TikTok users are receiving notifications within the app itself, advising them that they may be eligible for a share of a recent class action lawsuit settlement.
On November 15, the video-sharing platform informed its U.S. based fans that (if they meet specific criteria) they can apply for a cut of this legal payment. The message then includes a link that you can follow to file your individual claim.
However, the notification does not really go into much detail beyond that, nor does it provide any real context about the lawsuit. To find out more, you have to click through to the aforementioned link, which you might be hesitant to do if you are worried about falling prey to some kind of malicious scam.
What Is the TikTok Class Action Lawsuit?
The first thing you should know is that the legal case—officially known as TikTok, Inc., Consumer Privacy Litigation—is genuine. It is being overseen by the United States District Court for the Northern District of Illinois.
In this lawsuit, the plaintiffs have alleged that TikTok’s parent company (ByteDance) has collected the personal data of its users without getting formal consent, therefore violating federal law. Specifically, this is referring to the use of things like phone numbers, biometric data and location.
While TikTok has denied all of the allegations levelled against them here, they have agreed to a huge settlement in order to avoid taking the case to trial (as page 4 of the legal document explains, the court has not ruled in favor of either party).
The payment in question is for $92,000,000, which will cover the plaintiff’s attorney fees, various administrative costs and, most importantly, the claims of individual TikTok users who fill out the required form.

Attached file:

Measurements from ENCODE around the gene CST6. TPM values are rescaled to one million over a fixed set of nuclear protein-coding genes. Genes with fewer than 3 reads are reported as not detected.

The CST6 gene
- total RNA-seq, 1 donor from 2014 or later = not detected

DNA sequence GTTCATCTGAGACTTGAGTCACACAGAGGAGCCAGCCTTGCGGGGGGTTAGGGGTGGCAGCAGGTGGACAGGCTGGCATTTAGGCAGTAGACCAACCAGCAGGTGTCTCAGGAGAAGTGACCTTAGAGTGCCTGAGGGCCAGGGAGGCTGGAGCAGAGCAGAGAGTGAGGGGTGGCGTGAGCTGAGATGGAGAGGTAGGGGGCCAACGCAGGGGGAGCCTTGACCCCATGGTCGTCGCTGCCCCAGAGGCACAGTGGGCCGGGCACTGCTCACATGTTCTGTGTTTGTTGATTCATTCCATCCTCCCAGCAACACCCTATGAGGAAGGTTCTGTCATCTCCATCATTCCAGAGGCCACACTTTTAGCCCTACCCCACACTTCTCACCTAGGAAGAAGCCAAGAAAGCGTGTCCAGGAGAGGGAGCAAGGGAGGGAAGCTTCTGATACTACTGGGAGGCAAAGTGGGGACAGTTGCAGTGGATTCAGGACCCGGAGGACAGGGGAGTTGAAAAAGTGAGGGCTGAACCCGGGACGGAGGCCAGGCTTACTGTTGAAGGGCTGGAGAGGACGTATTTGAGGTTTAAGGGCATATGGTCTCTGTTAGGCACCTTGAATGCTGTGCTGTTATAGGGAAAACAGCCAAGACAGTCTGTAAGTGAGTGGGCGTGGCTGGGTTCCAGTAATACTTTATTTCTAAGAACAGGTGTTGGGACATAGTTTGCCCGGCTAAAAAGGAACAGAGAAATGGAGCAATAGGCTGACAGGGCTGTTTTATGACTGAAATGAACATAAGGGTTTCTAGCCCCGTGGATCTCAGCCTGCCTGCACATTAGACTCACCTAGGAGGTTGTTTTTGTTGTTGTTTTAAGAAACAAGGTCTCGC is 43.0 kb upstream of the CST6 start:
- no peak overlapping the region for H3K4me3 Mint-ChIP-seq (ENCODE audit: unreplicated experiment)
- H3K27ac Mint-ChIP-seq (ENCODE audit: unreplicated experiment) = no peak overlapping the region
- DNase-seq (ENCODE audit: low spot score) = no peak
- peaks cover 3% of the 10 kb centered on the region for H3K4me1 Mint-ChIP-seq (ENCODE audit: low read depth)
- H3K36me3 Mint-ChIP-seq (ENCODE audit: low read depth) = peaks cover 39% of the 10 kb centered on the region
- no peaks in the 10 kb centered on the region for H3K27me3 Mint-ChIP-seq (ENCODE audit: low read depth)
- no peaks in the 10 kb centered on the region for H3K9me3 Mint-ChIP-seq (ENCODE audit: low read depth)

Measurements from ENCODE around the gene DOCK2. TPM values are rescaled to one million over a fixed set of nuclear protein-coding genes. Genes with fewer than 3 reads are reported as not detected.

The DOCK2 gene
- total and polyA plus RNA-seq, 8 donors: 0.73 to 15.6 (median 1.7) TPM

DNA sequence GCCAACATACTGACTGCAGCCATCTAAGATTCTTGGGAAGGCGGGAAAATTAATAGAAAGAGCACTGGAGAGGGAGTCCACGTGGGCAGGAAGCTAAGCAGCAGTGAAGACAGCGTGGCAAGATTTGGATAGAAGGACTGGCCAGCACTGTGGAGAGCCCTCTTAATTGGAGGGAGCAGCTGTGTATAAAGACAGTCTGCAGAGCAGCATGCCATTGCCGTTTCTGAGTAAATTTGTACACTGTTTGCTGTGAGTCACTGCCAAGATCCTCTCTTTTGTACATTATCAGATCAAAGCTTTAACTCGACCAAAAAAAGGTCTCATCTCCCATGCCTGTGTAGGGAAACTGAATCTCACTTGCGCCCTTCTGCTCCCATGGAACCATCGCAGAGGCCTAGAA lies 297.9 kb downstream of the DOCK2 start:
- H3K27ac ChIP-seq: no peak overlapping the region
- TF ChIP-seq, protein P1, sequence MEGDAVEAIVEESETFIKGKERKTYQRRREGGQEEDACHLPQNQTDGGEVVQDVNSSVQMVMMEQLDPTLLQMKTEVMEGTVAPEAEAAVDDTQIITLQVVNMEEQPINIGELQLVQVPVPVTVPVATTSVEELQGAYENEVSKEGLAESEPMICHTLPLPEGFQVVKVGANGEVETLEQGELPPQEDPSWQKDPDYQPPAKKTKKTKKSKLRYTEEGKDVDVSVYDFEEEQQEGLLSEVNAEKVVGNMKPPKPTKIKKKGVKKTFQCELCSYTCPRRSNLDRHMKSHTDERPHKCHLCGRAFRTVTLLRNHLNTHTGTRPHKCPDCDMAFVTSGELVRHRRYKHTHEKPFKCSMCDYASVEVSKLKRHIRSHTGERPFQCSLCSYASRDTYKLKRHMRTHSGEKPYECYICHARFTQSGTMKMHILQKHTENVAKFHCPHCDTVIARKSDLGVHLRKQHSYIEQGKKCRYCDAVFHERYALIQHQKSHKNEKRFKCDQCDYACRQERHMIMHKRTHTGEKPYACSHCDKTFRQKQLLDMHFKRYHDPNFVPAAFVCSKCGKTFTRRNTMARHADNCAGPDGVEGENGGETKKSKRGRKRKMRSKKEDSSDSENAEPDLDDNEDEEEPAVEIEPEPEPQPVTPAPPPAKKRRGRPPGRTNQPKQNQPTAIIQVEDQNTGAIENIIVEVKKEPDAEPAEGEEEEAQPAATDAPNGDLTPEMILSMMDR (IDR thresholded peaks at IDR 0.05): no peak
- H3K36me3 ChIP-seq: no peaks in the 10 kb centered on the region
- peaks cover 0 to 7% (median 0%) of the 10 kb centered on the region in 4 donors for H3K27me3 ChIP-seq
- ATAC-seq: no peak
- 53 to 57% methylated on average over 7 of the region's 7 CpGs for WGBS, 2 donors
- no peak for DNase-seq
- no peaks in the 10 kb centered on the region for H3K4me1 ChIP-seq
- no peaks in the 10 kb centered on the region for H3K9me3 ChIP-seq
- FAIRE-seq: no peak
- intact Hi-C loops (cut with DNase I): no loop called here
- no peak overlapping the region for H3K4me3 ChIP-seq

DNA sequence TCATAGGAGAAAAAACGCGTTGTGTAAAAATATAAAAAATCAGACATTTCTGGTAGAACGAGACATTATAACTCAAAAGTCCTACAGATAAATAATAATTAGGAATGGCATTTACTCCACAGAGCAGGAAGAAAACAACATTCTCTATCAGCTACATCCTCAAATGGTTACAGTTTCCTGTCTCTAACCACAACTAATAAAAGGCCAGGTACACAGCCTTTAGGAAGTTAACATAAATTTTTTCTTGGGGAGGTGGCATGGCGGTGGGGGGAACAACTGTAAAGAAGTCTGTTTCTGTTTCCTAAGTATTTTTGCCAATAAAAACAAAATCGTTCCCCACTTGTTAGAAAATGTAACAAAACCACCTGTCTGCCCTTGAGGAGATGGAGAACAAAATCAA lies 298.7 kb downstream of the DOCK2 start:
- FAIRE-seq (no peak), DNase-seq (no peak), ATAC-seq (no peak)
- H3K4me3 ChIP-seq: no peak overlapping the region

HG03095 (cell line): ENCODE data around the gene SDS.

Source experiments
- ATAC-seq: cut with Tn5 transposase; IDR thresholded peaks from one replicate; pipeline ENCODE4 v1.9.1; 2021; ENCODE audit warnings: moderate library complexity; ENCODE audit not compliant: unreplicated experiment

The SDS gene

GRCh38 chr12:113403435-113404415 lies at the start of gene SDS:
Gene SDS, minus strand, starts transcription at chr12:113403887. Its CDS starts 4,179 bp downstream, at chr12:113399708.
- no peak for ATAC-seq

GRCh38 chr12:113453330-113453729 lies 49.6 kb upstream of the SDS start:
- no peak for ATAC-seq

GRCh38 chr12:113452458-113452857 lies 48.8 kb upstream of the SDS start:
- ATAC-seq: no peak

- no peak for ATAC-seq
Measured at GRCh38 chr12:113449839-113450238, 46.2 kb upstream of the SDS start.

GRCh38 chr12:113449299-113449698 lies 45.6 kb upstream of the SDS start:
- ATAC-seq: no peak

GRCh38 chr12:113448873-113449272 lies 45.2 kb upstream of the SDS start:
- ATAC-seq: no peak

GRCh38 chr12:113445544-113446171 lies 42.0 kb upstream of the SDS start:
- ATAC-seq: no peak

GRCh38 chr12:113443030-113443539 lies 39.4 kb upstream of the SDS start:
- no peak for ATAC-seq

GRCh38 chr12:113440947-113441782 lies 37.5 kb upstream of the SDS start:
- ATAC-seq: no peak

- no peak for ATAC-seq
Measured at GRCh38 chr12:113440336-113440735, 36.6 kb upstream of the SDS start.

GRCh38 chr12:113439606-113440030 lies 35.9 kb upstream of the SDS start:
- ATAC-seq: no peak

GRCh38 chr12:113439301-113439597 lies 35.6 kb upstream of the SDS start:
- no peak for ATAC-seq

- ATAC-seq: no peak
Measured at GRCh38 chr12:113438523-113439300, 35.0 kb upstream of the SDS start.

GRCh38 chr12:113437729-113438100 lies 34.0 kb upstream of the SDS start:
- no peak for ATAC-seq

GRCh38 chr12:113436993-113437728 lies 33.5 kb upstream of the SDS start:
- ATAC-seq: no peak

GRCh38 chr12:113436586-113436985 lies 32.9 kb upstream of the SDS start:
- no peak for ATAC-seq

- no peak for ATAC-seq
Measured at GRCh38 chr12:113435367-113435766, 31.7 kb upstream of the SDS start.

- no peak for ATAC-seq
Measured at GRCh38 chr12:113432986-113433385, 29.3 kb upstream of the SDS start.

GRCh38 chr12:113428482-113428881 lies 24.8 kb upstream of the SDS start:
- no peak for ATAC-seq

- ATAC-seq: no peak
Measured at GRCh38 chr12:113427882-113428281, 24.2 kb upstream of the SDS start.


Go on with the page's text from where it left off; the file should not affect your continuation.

Before you get too excited it is worth noting that the $92,000,000 figure will be shared between everybody who makes one of these claims. You will likely only see a minuscule fraction of that settlement once everything has been properly administrated.
There are reportedly 130 million TikTok users in the United States and, if all of them in the country applied, then you would be getting about 70 cents—and that’s without factoring the attorney fees and legal costs into the equation.
Who Is Eligible for the Settlement Payments?
Of course, not everybody is necessarily able to make a claim. According to the notice, the TikTok, Inc., Consumer Privacy Litigation settlement applies to the following groups:
- The “Nationwide Class”
- The “Illinois Subclass”
As per the legal definitions, this means that “all persons who reside in the United States” will technically be eligible. However, there is a big caveat to this, as you must have used the TikTok app prior to September 30, 2021. As such, if you are new to the social media platform then you will unfortunately not be able to file a claim.
The same applies to the people of Illinois, but they could be offered up to six times as much money, provided that they have used the app to actually create videos (as opposed to just watching them).
The reason for this is that the lawsuit alleges that TikTok specifically violated Illinois’ biometric privacy law, which means that residents of the state can seek extra monetary damages.
How To File a Claim
If you believe you are eligible, you can file a claim on your own behalf (or on the behalf of your child), but you must do this before the deadline of March 1, 2022.
The associated form can be found here and will require you to confirm your personal details and your eligibility status, whether that is as an Illinois-based creator (for the extra money) or as a general TikTok user.
When it comes to receiving the settlement, you will then need to choose between either Mastercard, PayPal, Venmo or paper check.
Once you have filled in the entire form, click submit.
This is not the only time that TikTok has found itself in legal hot water, as the company was already sued earlier this year by an actor claiming that their voice had been used on the app without express permission.
Meanwhile, a consumer group demanded a $1 million payout after alleged privacy breaches against Dutch children.